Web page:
Every student of Jewish antiquities knows and every Freemason who has taken the Third Degree ought to knows, what was the peculiar construction, character, and uses of the Sanctum Sanctorum or Holly of Holies in King Solomon's Temple. Situated in the western end of the Temple, separated from the rest of the building by a heavy curtain, and enclosed on three sides by dead walls without any aperture or window, it contained the sacred Ark of the Covenant, and was secluded and set apart from all intrusion save of the High Priest, who only entered it on certain solemn occasions. As it was the most sacred of the three parts of the Temple, so has it been made symbolic of a Master's Lodge, in which are performed the most sacred rites of initiation in Ancient Craft Freemasonry.
But as modern horologists have found in all the Hebrew rites and ceremonies the traces of more ancient mysteries, from which they seem to have been derived, or on which they have been modified, whence we trace also to the same mysteries most of the Masonic forms which, of course, are more immediately founded on the Jewish Scriptures, so we shall find in the ancient Gentile temples the type of this same Sanctum Sanctorum or Holy of Holies, under the name of Adyton or Adytum. And what is more singular, we shall find a greater resemblance between this Adytum of the Pagan temples and the Lodge of Master Masons, than we will discover between the latter and the Sanctum Sanctorum of the Solomonic Temple. It will be curious and interesting to trace this resemblance, and to follow up the suggestions that it offers in reference to the antiquity of Masonic rites.
The Adytum was the most retired and secret part of the ancient Gentile temple, into which, as into the Holy of Holies of the Jewish Temple, the people were not permitted to enter, but which was accessible only to the priesthood. And hence the derivation of the word from the Greek Adoein, meaning not to enter, or that which it is not permitted to enter. Seclusion and mystery were always characteristic of the Adytum, and therefore, like the Holy of Holies, it never admitted of windows.
In the Adytum was to be found a taphos or tomb, and some relic or image or statue of the god to whom the temple was dedicated. The tomb reminds us of the characteristic feature of the Third Degree of Freemasonry; the image or statue of the god finds its analogue or similarity in the Ark of the Covenant and the overshadowing Cherubim.
It being supposed that temples owed their first origin to the reverence paid by the ancients to their deceased friends, and as it was an accepted theory that the gods were once men who had been deified on account of their heroic virtues, temples were, perhaps, in the beginning only stately monuments erected in honor of the dead. Hence the interior of the temple was originally nothing more than a cell or cavity, that is to say, a grave regarded as a place of deposit for the reception of a person interred, and, therefore, in it was to be found the soros or coffin, and the taphos or tomb, or, among the Scandinavians, the barrow or mound grave. In time the statue or image of a god took the place of the coffin; but the reverence for the spot, as one of peculiar sanctity, remained, and this interior part of the temple became among the Greeks the sekos or chapel, among the Romans the Adyeum or forbidden place, and among the Jevvs the kodesh kodashim, or Holy of Holies.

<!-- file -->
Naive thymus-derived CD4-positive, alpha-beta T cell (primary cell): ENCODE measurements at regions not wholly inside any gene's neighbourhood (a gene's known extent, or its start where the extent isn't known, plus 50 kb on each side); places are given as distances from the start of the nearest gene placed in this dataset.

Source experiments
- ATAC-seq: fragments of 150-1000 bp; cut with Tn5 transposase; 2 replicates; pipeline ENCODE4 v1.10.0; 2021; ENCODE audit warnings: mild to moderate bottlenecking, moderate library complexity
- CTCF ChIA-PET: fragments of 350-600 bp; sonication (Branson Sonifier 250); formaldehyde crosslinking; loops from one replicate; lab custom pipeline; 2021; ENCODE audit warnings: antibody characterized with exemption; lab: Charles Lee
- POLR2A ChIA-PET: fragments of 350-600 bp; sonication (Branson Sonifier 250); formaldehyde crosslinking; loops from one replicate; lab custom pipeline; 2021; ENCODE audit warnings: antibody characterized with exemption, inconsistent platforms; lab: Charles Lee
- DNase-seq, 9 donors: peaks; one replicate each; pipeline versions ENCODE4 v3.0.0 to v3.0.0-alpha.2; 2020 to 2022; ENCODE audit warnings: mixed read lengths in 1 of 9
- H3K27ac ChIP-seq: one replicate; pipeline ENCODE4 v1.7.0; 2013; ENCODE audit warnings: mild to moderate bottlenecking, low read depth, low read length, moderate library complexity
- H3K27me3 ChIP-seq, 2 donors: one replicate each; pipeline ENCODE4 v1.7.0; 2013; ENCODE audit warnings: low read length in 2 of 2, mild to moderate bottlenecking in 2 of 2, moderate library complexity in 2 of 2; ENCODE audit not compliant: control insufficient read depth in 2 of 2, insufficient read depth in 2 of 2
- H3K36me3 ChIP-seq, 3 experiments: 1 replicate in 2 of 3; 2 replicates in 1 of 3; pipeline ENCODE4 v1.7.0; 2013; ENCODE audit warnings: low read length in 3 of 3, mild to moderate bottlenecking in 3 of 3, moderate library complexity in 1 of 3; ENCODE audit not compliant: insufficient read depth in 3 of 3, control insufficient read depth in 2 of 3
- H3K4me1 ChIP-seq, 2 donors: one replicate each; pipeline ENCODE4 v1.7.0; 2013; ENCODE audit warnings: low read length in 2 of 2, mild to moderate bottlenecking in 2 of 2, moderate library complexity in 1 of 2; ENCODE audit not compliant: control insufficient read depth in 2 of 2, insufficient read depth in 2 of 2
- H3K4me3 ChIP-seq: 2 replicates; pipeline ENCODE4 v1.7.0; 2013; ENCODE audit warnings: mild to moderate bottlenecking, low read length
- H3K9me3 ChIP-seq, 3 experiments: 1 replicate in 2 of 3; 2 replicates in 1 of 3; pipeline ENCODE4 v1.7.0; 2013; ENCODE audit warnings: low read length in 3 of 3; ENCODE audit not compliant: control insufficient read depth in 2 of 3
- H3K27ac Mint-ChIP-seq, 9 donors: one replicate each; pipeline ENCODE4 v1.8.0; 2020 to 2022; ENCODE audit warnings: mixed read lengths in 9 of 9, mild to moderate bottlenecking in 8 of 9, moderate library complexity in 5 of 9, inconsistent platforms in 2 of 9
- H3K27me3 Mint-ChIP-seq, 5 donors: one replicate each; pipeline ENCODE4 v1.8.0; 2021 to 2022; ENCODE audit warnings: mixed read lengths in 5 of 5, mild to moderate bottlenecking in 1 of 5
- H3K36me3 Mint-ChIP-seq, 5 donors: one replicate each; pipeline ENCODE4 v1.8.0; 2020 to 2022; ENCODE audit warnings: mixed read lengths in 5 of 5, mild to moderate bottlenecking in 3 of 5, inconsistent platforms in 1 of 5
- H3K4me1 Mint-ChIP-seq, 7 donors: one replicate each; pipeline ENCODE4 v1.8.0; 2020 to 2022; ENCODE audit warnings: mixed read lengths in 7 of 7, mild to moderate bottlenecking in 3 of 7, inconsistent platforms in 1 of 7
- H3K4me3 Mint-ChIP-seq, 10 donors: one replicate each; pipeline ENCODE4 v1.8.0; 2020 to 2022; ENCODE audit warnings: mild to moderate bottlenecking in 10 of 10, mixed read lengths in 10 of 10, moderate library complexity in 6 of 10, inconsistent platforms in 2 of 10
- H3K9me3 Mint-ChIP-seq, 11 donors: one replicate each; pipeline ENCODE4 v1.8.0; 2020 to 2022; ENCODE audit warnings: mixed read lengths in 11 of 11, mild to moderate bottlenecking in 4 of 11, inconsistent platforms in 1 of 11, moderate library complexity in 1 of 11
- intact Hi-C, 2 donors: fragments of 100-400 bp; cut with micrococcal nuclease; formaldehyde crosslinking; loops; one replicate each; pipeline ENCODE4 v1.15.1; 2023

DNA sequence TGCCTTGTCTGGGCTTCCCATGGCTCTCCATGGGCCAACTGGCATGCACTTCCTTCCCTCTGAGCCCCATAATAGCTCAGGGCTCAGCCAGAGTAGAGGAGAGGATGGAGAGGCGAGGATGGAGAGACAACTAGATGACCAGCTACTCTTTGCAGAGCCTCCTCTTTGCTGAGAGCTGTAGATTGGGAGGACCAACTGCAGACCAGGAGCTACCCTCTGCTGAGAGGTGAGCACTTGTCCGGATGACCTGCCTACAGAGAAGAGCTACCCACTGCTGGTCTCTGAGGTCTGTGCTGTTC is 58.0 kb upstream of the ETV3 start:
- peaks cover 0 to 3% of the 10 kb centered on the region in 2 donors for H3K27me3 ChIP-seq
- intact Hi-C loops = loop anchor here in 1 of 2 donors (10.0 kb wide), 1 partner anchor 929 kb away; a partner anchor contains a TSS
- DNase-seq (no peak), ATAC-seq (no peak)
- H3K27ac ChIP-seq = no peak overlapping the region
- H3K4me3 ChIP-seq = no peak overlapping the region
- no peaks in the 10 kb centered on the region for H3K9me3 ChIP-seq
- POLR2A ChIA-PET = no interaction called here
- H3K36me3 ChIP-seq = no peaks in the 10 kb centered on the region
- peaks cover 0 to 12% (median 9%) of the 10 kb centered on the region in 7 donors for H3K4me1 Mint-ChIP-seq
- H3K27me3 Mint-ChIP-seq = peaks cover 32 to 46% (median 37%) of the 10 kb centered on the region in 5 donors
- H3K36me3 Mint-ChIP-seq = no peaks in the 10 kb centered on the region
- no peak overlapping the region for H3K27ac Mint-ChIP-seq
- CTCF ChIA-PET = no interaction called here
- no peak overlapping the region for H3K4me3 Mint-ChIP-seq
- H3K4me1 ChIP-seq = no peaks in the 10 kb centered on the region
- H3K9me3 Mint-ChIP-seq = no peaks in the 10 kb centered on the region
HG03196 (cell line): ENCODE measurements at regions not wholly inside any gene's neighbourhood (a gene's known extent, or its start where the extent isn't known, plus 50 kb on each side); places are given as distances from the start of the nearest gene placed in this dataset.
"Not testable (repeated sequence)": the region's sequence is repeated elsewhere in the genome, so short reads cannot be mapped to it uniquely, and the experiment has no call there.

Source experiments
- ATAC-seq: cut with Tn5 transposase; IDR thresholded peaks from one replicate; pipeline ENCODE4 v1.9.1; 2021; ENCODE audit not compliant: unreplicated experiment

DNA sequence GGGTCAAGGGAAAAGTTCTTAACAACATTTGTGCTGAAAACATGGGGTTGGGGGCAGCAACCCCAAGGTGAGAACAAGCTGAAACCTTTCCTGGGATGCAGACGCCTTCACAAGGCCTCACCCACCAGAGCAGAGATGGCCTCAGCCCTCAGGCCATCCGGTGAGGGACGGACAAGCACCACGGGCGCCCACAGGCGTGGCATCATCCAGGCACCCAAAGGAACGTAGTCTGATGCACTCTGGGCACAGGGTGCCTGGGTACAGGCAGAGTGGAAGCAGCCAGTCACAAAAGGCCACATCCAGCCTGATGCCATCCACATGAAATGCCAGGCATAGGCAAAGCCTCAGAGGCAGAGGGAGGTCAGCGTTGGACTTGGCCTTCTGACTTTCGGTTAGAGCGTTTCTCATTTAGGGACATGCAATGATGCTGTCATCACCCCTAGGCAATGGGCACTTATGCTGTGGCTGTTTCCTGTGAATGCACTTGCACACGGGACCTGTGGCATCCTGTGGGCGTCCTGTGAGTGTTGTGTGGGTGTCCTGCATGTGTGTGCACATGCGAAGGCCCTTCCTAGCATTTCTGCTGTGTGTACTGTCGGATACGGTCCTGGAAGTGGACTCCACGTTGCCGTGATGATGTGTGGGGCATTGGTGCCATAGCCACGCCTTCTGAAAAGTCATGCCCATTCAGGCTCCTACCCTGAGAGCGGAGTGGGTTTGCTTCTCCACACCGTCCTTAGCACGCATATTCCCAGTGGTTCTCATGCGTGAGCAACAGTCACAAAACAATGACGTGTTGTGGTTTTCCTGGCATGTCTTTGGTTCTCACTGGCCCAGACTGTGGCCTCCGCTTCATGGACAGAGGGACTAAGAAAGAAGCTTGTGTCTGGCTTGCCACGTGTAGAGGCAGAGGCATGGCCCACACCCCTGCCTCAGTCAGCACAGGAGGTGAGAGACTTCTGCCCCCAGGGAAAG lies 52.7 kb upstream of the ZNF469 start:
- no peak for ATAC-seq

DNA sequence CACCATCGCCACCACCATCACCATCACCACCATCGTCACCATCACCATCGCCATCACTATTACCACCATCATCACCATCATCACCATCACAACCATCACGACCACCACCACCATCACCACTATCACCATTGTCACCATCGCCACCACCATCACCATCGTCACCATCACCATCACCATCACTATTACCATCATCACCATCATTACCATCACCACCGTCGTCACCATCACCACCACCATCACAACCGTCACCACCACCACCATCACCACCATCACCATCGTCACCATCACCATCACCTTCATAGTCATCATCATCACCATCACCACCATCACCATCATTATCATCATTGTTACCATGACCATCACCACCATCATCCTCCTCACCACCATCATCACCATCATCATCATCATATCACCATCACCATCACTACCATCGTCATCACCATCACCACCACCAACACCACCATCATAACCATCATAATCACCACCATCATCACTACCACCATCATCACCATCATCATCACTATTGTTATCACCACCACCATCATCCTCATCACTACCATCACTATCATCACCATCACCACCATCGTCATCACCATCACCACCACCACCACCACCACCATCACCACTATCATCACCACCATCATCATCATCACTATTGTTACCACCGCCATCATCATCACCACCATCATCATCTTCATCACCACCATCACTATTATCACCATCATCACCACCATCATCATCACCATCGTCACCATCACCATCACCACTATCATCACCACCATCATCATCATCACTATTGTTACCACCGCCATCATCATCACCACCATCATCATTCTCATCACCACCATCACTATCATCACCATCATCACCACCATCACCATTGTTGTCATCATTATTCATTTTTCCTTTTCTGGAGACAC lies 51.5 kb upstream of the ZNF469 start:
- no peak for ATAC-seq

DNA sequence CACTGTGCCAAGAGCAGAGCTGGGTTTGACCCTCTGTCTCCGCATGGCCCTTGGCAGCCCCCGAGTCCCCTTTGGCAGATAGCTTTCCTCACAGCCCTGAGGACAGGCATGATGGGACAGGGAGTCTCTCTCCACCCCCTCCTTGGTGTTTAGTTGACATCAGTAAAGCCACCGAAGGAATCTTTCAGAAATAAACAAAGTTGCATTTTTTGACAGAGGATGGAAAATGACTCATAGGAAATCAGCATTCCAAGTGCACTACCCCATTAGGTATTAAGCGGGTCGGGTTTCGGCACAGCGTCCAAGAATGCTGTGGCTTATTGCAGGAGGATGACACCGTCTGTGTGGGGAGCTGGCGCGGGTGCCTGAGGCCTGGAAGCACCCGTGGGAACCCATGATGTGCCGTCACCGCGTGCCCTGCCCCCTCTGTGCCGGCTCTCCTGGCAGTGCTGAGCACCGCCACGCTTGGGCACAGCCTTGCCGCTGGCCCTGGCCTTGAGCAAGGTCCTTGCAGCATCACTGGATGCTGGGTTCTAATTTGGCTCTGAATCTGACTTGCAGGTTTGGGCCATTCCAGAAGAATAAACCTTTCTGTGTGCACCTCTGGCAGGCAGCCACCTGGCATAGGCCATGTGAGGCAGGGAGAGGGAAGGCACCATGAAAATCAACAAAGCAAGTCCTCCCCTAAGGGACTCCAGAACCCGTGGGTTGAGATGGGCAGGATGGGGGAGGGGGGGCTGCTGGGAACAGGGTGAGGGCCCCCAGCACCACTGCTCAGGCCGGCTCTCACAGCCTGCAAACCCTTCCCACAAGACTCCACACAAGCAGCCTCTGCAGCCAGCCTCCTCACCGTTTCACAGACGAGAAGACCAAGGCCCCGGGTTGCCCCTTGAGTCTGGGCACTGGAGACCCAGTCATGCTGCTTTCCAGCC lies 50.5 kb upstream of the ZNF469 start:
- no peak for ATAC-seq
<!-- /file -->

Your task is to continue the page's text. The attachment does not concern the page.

"The sanctity thus acquired," says Dudley in his Naology (page 393), "by the cell of interment might readily and with propriety be assigned to any fabric capable of containing the body of the departed friend, or relic, or even the symbol of the presence or existence, of a divine personage." Thus it happened that there was in every ancient temple an Adytum or Most Holy Place.
There was in the Holy of Holies of the Jewish Temple, it is true, no tomb nor coffin containing the relics of the dead. But there was an Ark of the Covenant which was the recipient of the Rod of Aaron, and the Pot of Manna, which might well be considered the relics of the past life of the Jewish nation in the wilderness. There was an analogy easily understood according to the principles of the science of symbolism. There was no statue or image of a god, but there were the sacred cherubim, and, above all, the Shekinah or Divine Presence, and the bathkol or Voice of God.
But when Freemasonry established its system partly on the ancient rites and partly on the Jewish ceremonies, it founded its Third Degree as the Adytum or holy of holies of all its mysteries, the exclusive place into which none but the most worthy the priesthood of Freemasonry the Masters in Israel were permitted to enter; and then going back to the mortuary idea of the ancient temple, it recognized the reverend for the dead which constitutes the peculiar characteristic of that Degree. And, therefore, in every Lodge of Master Masons there should be found, either actually or allegorically, a grave, or tomb, and coffin, because the Third Degree is the inmost sanctuary, the kodesh kodashim, the Holy of Holies of the Masonic temple.